Metacognition is a student’s ability to think about their own thinking.
Throughout our day, there are countless opportunities for us to think about our reactions and thought processes to different situations.
Metacognition is not an innate skill but is one that needs to be nurtured and taught to students throughout their adolescent years.
Why is Metacognition Important?
Metacognition is becoming an even more important skill for students to master. Students that have the ability to think about their thinking are more capable of higher-level thinking.
Higher-level thinking involves more cognitive effort. It is more than just memorizing, but requires students to apply and generalize their knowledge.
Over the years, education has moved towards teachers including higher-level questions within their curriculum. Gone are the days of students regurgitating facts from memory.
For example, instead of being asked to memorize the start and end of the Civil War, students will be asked to speak about what led up to the war and the aftermath.
This forces students to use critical thinking skills and put themselves in the mindset of the people that lived in that time period.
Having this ability increases students’ understanding and will create individuals with the critical thinking skills that will aid them in their everyday life.
How to Improve Students' Metacognition?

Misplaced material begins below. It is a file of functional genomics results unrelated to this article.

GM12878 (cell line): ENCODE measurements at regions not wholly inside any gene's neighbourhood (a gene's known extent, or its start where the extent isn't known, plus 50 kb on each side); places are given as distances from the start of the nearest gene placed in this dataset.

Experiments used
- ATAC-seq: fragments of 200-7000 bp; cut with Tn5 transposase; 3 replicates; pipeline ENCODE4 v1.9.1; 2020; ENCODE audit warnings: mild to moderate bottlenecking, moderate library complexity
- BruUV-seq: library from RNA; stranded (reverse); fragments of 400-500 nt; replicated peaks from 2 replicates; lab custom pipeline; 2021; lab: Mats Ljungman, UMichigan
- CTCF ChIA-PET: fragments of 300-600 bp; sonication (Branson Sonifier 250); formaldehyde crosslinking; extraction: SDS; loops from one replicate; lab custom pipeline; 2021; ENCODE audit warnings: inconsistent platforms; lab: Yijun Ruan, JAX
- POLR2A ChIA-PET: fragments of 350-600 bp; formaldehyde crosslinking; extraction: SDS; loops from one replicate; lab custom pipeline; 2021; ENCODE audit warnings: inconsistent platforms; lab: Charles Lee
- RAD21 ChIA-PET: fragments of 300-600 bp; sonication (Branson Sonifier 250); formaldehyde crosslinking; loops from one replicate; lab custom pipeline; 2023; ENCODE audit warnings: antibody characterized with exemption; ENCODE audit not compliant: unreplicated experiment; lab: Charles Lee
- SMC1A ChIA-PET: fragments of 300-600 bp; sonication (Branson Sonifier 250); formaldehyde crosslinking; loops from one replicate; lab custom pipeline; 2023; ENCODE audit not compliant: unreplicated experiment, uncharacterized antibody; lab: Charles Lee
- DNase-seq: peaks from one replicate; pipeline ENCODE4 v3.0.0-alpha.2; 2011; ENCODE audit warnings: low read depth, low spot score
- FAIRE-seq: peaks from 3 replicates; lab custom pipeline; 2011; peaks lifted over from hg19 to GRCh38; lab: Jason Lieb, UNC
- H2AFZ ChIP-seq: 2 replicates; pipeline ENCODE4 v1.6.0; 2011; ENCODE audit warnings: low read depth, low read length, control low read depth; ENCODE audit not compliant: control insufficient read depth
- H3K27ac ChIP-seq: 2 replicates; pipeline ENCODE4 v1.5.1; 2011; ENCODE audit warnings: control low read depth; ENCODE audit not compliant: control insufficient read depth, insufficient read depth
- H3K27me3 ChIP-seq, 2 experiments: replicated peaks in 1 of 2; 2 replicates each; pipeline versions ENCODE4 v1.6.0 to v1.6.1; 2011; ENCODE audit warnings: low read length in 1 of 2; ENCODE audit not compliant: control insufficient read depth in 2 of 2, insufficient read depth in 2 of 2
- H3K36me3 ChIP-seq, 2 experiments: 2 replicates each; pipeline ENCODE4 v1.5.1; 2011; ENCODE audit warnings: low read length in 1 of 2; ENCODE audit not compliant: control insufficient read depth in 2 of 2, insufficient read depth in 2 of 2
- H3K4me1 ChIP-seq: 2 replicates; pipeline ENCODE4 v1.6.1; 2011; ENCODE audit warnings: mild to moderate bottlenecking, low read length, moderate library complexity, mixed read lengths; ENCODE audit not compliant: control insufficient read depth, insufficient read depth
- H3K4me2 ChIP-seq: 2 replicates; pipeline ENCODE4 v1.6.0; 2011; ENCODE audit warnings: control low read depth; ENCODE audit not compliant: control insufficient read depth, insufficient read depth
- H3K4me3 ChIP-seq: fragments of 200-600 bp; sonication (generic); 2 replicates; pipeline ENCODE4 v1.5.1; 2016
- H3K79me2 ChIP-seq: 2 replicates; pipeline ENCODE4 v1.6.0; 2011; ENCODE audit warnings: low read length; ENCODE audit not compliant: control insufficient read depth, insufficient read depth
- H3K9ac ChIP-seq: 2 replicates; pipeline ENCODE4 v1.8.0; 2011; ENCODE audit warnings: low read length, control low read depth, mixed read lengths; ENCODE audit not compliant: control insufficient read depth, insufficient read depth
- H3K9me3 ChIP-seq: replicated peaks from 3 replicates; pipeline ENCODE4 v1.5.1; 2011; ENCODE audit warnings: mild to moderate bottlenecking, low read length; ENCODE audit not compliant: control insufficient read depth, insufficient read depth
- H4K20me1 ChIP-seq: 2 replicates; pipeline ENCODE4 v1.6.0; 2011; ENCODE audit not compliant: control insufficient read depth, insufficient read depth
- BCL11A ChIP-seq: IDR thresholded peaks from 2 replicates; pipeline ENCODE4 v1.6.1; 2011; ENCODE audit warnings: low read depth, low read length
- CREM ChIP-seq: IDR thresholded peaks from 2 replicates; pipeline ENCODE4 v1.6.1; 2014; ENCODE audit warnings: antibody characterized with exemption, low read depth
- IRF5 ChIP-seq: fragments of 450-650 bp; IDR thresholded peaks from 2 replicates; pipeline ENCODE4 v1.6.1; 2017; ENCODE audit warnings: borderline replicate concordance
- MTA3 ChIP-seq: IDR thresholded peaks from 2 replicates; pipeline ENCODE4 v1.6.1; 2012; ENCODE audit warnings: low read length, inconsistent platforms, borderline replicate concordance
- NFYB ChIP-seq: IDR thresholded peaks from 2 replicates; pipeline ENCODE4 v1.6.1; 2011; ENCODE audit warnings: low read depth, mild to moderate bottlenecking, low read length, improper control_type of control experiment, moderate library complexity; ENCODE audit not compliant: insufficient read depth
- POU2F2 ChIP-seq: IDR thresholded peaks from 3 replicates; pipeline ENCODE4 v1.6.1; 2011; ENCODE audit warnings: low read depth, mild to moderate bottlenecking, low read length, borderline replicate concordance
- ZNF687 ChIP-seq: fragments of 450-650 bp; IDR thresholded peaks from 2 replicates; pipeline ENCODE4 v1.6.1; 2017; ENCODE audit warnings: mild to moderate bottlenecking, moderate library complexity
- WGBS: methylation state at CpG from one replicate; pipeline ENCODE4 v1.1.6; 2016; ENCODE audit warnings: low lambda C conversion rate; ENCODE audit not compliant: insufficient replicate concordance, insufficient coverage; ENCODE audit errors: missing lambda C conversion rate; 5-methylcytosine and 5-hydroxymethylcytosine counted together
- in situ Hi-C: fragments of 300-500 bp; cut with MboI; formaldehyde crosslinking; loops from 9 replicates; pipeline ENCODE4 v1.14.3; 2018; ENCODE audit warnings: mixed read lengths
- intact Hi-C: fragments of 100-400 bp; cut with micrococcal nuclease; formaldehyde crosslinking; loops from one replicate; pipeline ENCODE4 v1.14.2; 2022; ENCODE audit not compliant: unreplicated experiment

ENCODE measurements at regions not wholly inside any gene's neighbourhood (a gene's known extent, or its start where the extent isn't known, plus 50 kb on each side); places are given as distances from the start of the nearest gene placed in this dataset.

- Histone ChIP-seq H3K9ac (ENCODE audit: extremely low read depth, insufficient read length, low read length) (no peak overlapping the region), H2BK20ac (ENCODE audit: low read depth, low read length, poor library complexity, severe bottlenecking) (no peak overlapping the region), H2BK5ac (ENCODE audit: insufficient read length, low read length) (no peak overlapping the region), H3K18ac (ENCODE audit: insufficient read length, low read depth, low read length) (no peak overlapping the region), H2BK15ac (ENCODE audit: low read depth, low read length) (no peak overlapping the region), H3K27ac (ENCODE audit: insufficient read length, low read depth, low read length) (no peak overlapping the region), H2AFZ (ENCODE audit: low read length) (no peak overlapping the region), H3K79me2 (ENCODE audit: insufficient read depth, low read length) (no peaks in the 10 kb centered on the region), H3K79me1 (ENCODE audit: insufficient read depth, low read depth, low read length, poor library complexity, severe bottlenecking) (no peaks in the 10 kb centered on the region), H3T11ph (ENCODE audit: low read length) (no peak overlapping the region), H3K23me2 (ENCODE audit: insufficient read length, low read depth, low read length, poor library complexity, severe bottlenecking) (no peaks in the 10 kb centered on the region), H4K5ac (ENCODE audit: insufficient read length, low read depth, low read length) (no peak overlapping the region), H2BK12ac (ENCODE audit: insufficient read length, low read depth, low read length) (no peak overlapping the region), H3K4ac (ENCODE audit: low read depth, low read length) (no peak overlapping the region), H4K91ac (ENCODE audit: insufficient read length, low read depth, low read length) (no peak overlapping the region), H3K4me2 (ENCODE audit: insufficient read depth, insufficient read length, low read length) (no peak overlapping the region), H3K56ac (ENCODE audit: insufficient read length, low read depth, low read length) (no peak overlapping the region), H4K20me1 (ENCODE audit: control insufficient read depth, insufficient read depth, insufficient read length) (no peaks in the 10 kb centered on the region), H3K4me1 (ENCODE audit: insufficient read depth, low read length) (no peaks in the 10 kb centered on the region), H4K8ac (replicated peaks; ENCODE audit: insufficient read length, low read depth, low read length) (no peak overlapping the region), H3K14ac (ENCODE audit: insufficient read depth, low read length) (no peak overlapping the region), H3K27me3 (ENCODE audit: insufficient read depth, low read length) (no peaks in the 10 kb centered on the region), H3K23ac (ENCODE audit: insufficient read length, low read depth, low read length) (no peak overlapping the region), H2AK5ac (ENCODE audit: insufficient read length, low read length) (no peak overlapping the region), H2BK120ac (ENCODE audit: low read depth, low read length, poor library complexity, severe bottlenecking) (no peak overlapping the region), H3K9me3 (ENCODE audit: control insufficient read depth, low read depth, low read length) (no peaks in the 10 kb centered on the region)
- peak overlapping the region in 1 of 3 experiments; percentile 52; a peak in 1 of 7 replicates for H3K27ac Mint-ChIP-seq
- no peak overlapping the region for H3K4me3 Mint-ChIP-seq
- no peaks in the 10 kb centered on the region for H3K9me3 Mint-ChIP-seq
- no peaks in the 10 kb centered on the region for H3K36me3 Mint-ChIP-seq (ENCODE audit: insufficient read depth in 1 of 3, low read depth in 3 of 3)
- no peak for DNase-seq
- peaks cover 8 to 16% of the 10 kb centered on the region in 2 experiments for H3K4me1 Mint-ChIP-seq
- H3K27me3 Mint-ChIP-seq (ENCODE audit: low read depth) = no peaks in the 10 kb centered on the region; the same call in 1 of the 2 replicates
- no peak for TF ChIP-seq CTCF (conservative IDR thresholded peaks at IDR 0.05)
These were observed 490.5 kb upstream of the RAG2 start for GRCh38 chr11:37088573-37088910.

Knowing why metacognition is important is the first step. The next step is to support student growth with their metacognitive ability.
To build a student’s metacognitive ability, teachers need to let students struggle. When a student does not understand a concept, they should be given the opportunity to think.
Interrupting a student’s thinking process and just giving them the answer, does not support their individual growth.
When a student struggles and is able to come to an answer on their own, learn how their thinking process works.
If a student is still unable to come to an answer, they should be given a chance to ask questions on their own.
Realizing they are struggling and being a self-advocate is an important step to becoming an independent metacognitive thinker.
Furthermore, students should be allowed to reflect on their learning.
Allowing students to think about where they were before compared to their current thinking is an effective way to promote metacognitive thinking.
Assisting students with a journal and providing them with writing prompts will give students opportunities to reflect on their thinking process.
Empowering Students with Metacognitive Thinking
Not only will metacognitive training assist students with their learning, but it will also empower them to become more independent.
A student that can demonstrate metacognitive students is aware of what they need to learn and how they learn best.
Students that can self-monitor and think for themselves know their strengths and weaknesses. Metacognitive thinkers can set goals for themselves and monitor their growth.
Teachers that spend time reinforcing this will see students become life-long learners with a passion to grow as individuals.
Within our society, we want future generations to be independent and critical thinkers. To assist with this goal, we need to promote and support metacognitive thinking.